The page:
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Karina Rykman
Karina Rykman

Karina Rykman: Loving life on the bottom end

By SCOTT CUNNINGHAM // With a huge Manhattan personality, bass player for Marco Benevento finds her groove in the fast lane. She wouldn't have it any other way.

Describing the speed of life in New York City to someone who has never spent time there is pretty difficult. Imagine people constantly being hyped up on triple espressos, walking faster than the traffic moves, and talking at you in a manner that not only leaves your head spinning but makes sense in a way that you never thought hearing every fourth word could. That comes close to describing your average New Yorker.

Now, multiply that by a factor of three and you start to get close to matching the unbridled pace and enthusiasm of Karina Rykman, bassist for Marco Benevento.

Rykman comes at life full-throttle. Only 23-years old, she has landed a spot with a very well-known artist, graduated from college with a bachelor's degree, and is part of a management team that runs a very successful business operating concert cruises around Manhattan.

And the pace to keep all that going?

"I love that, though. I'm born and raised Manhattan and I'm still here for a reason. I like high octane. I don't like to feel useless, I don't like to feel time passing too slowly. I love to be thrown into it," she explains.

Landing the Marco gig

Thrown into it is an apt description for how she landed the gig with Benevento. She was introduced to Benevento by Dave Dreiwitz, the longtime bassist for Ween. After Ween's run slowed in 2012, Dreiwitz began playing with Benevento.

Around this same time, Rykman was enrolled in a rock school called THOR (Tomato's House of Rock). Dreiwitz saw her playing one day and the two struck up a conversation that evolved into a dual mentoring and friendship role.

"He comes over all the time and we just practice, jam, and play music together," she says. "He's the best person in the stratosphere as far as I'm concerned."

When Ween reunited in early 2016, Dreiwitz realized it would be nearly impossible to work with both Benevento and Ween at the same time. Knowing Rykman's talent, Dreiwitz went to Benevento and insisted she be the only one to fill in for him during his absence, which was slated to be temporary.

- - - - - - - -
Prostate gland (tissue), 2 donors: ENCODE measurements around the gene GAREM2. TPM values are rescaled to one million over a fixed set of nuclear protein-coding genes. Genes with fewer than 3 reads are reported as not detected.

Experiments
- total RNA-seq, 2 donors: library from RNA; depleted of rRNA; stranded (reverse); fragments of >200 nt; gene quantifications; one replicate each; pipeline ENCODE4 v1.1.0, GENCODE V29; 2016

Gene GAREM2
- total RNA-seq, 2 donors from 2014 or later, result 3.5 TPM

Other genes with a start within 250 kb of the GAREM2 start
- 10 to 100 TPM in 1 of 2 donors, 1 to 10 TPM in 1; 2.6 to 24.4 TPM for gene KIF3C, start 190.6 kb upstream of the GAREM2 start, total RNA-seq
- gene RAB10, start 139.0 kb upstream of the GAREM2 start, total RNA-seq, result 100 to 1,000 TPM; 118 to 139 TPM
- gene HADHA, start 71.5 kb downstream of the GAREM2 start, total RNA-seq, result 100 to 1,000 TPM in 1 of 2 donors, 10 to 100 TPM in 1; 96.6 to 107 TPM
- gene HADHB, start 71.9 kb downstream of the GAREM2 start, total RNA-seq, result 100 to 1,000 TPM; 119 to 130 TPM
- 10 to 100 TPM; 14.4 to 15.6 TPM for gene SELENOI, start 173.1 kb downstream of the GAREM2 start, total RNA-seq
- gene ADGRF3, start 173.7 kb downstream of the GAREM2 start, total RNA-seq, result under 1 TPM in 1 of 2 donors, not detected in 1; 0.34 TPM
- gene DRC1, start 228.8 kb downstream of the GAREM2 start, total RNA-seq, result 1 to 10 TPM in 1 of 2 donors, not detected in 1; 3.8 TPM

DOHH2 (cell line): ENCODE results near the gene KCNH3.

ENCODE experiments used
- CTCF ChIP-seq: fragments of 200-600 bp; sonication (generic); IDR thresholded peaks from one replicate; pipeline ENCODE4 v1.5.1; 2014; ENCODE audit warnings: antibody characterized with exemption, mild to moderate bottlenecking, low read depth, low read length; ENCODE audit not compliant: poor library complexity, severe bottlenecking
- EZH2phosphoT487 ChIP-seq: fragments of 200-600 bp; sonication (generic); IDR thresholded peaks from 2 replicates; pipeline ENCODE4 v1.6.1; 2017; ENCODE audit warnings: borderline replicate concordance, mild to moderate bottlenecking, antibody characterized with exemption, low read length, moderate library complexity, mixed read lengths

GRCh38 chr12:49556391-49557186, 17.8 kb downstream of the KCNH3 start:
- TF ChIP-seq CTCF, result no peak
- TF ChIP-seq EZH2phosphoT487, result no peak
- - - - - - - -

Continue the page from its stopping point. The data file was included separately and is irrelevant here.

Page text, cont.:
During the first part of 2016, the two shared bass duties for Benevento before Dreiwitz officially left the gig last August and passed the torch to Rykman.

Since then she has been Benevento's full-time bass player, which is how I came across her this past spring when they played the Wonder Ballroom in Portland.

Rykman's performance that night was so solid that I paid more attention to her playing than I did Benevento's (my apologies, Marco).

Dave Butler, Marco Benevento, and Karina Rykman

Incredible versatility

Simply put, she can throw down some serious thump in the bottom end. Her lines were tight, solid, and the perfect groove for Benevento's heavily modified acoustic piano.

Her style of playing stood out to me and I was totally surprised to see her play parts that were closer to melodic leads than plucked bass lines, someplace most bass players never even attempt to venture.

Guitar was her first instrument at the age of 13 and she started playing bass shortly after, so it makes sense that those two distinct styles of playing would intermingle during her development.

"When I take my big bass solo (during Benevento's set), it is very full throttle, almost heavy metal-esque guitar riffing. I'm trying to build my groove so it is a mile wide. My technique that comes from playing lead guitar hasn't left, but I'm really trying to hone into these thick seventies grooves that are just unwavering."

Suddenly being thrust into a gig where you have to learn another artists entire repertoire might seem daunting, but Rykman approached it like everything else she tackles: head on and seriously.

One rehearsal followed by a month of angst

When she first landed the gig, Benevento's manager sent her some thirty songs, telling her these were the ones she absolutely had to learn.

She started by just listening. Her first goal was to commit the songs and their bass lines to mental memory before beginning to try to play them.

"Every free moment, or not free, moment of my day I would listen to the tunes just over and over. The entire list on repeat."

When she got to the point where she could hum the bass line, she began putting fingers to the frets and strings.

There is a difference, however, in learning to play the studio version of a song and the live version.

"A lot of these tunes vary live, so there I was on YouTube trying to figure out what they did on this night in 2010 or what they played at the Bowery Ballroom this other night."

Once she learned the songs, it was time for rehearsals. Or so she thought.

"Before my first show, we rehearsed together one time, all of us together in the same room, a month before the show and then never again. I remember that month being kind of nerve racking," she recalls chuckling a bit.